The Monaco Yacht Show is famous for its opulent display of superyachts, a fleet which this year was valued at over four billion jaw-dropping euros.
But the Principality is also leading the world in sustainable practices, so it is unsurprising to see, floating beside these incredible mega yachts, a far less lavish but no less interesting boat made out of cork. It is called X Shore and it is 100% electric
Editor Cassandra Tanti went on board the Swedish craft during the MYS and spoke with its creator Konrad Bergström and sales director Abozar Kya about why this small vessel is creating such big waves in the boating world.
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Founder and CEO of X Shore Konrad Bergström and Sales Director Abozar Kya[/caption]
Cassandra: Can you tell us about the concept behind X Shore?
Konrad: I have always had a passion for the sea and over the years I have seen how it has changed: fish are disappearing, there is too much plastic and dirt in the water, and all the combustion engines out there just don’t make sense to me.
Why this boat?
Konrad: The X Shore brand is something I started in 1996 when I saw that boats were not as well defined as cars, so I thought I could do better both from a design and functionality perspective. When I saw a Tesla concept in 2012, especially their electric drive train, I thought that the same concept would work on the sea. But water has a density of 784-times the air, so you need a lot of power to move something in the water. Boats are always open, so there are also a lot of fumes and noise pollution from a combustion engine. So, for all of these reasons, X Shore became my new big venture.
Abozar: Apart from the fact it is electric, there are two things that are very important when it comes to the design of this boat. On the outside, it doesn’t look like a traditional boat so it is easily recognisable from far away. Inside, we created a modular system based on aluminium grids which not only act as a water flush but also allow you to clip in any chair and table combination that you like, to meet various needs. The interior has been designed with cork because it is sustainable, light and robust. But at the same time, it is anti-slip, particularly when wet. Meanwhile, cork absorbs the heat.
So, this is far from traditional boat design?
Abozar: In the boating industry, traditions have always been respected, but that doesn’t mean you shouldn’t improve. Our idea is to offer something that is modern and different for the whole boating industry.
Our inspiration comes from the South American eel, a creature defined by strength and grace. At the head of each vessel is a sculpture of the eel, paying tribute to our inspiration but also serving as a reminder that our boats work in harmony with nature. Over time these bronze hulls take on the green hues of the ocean through contact with saltwater. No two of our vessels will look alike.
Who is X Shore’s target market?
Abozar: Thanks to the modular design, this boat can fit many different needs. If you are a superyacht owner, you would love to have an electric tender because it is the hot new toy; if you are a charter company, it is a new way to transport clients. It can be used for island hopping, by hotels; we actually just met with the mayor of Venice who agreed that it is a great way for people in his city to get across the waterways in a very stylish and sustainable way.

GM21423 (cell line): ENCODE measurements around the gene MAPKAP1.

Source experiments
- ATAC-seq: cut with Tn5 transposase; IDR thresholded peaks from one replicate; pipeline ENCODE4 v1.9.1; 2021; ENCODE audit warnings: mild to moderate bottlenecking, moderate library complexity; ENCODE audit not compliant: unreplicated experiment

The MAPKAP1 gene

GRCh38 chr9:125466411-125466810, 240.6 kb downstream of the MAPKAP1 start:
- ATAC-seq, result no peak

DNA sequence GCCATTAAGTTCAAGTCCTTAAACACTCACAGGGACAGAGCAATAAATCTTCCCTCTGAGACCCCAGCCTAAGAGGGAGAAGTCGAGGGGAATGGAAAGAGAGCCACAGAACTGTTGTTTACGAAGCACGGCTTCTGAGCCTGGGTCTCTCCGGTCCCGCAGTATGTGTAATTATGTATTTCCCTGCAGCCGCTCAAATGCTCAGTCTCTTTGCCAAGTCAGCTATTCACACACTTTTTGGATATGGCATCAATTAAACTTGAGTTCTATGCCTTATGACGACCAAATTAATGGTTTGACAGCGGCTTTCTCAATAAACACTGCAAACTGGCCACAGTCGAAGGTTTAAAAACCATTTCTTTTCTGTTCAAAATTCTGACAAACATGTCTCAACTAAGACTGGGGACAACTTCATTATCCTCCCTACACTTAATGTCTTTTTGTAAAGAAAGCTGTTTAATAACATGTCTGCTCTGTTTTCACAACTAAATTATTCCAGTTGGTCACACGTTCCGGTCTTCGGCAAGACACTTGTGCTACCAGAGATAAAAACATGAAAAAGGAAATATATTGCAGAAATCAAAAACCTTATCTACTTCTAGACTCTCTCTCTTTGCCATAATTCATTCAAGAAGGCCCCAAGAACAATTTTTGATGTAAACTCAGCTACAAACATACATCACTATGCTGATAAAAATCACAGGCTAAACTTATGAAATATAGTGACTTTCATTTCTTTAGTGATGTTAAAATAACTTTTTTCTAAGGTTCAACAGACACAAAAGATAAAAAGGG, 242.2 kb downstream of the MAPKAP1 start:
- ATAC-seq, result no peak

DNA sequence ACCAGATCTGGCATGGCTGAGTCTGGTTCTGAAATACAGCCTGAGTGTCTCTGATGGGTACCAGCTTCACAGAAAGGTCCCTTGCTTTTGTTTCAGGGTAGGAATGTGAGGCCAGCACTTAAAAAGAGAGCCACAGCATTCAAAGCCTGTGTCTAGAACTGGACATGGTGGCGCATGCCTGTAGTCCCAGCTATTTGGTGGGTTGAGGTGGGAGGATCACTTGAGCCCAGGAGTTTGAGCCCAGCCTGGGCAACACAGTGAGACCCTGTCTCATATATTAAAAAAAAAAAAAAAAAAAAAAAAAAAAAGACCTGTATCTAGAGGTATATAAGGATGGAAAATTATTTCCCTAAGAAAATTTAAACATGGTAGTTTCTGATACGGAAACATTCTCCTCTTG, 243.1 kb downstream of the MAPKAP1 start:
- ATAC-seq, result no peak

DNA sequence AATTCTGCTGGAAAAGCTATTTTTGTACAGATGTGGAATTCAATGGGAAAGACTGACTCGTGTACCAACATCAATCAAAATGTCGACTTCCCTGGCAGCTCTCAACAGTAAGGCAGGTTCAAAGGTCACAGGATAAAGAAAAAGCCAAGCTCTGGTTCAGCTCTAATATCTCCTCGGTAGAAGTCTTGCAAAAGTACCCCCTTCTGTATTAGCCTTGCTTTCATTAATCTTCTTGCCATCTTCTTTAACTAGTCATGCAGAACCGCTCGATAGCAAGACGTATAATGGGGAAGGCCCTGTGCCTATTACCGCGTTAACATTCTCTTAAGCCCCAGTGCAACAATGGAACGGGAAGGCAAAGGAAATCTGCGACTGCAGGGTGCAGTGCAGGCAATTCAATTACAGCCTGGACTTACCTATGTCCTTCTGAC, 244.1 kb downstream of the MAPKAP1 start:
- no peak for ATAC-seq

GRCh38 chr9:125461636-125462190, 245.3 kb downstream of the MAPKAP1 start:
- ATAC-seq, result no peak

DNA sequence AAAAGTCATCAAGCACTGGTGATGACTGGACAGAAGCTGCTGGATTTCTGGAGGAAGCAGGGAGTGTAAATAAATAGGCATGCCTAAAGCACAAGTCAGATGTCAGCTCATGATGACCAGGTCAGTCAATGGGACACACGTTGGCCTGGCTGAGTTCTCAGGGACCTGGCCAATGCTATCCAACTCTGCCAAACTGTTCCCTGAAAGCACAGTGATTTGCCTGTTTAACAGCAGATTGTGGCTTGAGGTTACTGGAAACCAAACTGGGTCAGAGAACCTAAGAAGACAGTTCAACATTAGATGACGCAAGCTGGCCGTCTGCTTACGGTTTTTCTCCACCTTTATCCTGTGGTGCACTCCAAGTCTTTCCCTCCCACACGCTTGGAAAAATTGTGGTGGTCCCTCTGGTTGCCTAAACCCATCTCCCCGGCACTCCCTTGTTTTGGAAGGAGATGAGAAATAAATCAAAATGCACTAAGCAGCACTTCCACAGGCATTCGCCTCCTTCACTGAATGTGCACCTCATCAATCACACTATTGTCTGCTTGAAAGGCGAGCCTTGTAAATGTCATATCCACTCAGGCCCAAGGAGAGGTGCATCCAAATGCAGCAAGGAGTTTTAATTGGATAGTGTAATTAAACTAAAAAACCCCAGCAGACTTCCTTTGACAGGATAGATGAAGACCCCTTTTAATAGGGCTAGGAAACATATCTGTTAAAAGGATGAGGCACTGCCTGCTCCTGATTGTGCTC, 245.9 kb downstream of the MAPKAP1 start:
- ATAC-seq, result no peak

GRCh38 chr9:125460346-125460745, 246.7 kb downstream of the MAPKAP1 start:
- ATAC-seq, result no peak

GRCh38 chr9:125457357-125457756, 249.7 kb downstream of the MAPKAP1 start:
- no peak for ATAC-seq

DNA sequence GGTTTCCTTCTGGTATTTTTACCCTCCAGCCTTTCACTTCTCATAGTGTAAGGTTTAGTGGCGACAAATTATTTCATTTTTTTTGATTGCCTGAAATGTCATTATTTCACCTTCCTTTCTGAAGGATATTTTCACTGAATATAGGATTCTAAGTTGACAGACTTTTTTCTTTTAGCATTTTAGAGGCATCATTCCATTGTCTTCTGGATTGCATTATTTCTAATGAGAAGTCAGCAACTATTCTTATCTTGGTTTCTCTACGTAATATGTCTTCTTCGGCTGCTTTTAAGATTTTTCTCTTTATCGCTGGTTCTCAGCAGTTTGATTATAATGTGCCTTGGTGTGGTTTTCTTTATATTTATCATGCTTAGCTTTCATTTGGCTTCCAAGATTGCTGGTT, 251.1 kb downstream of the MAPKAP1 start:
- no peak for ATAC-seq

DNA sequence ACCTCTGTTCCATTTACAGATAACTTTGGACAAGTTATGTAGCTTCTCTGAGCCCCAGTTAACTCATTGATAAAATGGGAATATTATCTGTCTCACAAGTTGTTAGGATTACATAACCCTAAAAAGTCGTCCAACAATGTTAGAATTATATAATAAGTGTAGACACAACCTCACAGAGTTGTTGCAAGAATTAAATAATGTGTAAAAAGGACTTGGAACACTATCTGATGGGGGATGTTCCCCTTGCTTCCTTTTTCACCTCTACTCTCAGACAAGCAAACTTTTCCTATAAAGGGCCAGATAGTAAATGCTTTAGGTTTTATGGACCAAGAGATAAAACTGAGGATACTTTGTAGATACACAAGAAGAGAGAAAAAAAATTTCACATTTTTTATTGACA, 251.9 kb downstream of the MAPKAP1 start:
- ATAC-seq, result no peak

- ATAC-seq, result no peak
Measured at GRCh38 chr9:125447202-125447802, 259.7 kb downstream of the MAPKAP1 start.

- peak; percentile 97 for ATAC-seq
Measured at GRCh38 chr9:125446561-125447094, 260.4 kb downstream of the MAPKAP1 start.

Governments are now putting pressure on people to change their habits. Countries like Switzerland, Germany and Austria are banning fossil engines from the lakes so the only alternative is to use electric boats.
How many do you plan to sell?
Abozar: Our goal is to sell 2,000 boats in five years. To achieve global sales, we give people the opportunity to customise their craft on our website.
What have been the biggest challenges up until this point?
Konrad: As an entrepreneur, you have to be a sheep herder, so you have to control finance, science, the backend, production, etc. But we have had some big breakthroughs: in marketing terms we have had 2.1 million unique visitors to our website, and more than 600 people who have asked to see the boat. So, we can see that there is huge interest for this product globally. We have a boat now that is reaching our standard of 40 knots, 25 knots for two hours and 100 nautical miles at lower speeds. Now, we are challenged with the production and how we can take these prototypes and industrialise them in a sustainable way where we also make money. It’s not an easy task but I am sure that we can do it.
Well it is the perfect time to be showcasing the boat here in Monaco, especially given the IPCC report on oceans and ice caps which was released at the Oceanographic Museum on Wednesday…
It actually breaks my heart to say that climate change is the turbo of this business but I believe that if all entrepreneurs got together and created more sustainable ways for the future then we will all be safe. It’s time for everyone to take responsibility and try and help. I don’t believe we should go backwards; we need to find sustainable ways to have a modern life.